While there is alcohol at the venue, you can only drink alcohol on certain areas of the festival ground. You must get ID’ed to get the wristband and then proceed to enter the blocked off area. Of course many people manage to sneak alcohol in and drink it outside of the designated areas. However, I wouldn’t say its something troubling to have children around.
The festival includes over 40 bands each day. The headliners don’t go live until late in the afternoon and that’s usually when the crowds get bigger. My husband and I decided that we would have my son at the festival during the day/early afternoon and take him to my in-laws’ before we came back. Why? Once the sun sets, Coachella gets a little “different.”
In the late afternoon/early night certain smells start to come alive, and the crowds get very unmanageable. I definitely would not recommend younger children around those crowds specially at night. The thing is that all of those crazy people you see on the media are usually up until about 2 or 3 in the morning, enjoying themselves. This means that at noon and before the next afternoon, they are catching up on their sleep. This is the perfect time to enjoy the festival as a family, at least that’s how we did it.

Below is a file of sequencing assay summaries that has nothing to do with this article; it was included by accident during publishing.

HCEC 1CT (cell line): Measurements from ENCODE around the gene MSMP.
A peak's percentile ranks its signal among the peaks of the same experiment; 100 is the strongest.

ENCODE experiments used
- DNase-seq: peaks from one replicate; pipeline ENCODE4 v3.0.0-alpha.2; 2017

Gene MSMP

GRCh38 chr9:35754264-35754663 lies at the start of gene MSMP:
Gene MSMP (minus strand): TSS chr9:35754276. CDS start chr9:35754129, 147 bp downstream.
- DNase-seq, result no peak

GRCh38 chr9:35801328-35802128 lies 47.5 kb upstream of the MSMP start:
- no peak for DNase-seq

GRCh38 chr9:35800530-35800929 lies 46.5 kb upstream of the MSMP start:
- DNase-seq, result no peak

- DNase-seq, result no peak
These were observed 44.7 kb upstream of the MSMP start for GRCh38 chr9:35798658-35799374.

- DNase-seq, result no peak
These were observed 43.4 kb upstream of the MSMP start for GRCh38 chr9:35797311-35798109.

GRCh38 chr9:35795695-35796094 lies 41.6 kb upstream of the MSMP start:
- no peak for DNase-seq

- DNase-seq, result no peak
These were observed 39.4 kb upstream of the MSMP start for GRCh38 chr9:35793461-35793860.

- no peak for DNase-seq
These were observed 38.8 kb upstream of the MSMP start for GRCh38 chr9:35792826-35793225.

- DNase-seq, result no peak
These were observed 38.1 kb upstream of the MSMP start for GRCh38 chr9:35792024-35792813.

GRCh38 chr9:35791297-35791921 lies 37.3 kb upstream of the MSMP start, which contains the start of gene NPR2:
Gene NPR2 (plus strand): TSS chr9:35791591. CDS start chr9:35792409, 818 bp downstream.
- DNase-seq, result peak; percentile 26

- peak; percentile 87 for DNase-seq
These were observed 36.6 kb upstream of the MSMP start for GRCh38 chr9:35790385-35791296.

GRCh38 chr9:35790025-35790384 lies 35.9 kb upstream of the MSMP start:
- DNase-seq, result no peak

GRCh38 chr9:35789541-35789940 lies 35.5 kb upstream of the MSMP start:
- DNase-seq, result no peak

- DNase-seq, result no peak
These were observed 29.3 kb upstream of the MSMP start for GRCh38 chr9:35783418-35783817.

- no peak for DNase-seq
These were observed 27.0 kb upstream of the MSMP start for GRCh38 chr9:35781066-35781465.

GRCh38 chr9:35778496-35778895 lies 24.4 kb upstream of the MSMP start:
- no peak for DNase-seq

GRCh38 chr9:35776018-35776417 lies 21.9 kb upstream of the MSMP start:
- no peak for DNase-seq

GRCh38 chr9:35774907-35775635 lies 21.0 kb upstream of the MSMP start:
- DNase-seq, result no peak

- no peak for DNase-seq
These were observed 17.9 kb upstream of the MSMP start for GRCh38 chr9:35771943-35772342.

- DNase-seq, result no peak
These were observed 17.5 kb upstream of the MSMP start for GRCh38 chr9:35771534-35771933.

Would I take him again?
Definitely! This year we decided to skip on the festival because well, I was trying to make a statement about a headliner. Long story short, I did not like a headliner that is no longer attending. Now I wish I would have bought tickets haha. Next year my son will be almost three and I think he would enjoy himself a bit more so taking him once again is definitely in the plans.
If I were to continue attending the fest as I get older I would continue to take my son. I want to expose him to events like this and show him through his father and I’s actions that you can have clean fun. I don’t want for him to attend a festival like this when he’s older and buy into the media portrayal of “fun” at these events. This is one of the ways I would want to expose him to the real world while still keeping him close by.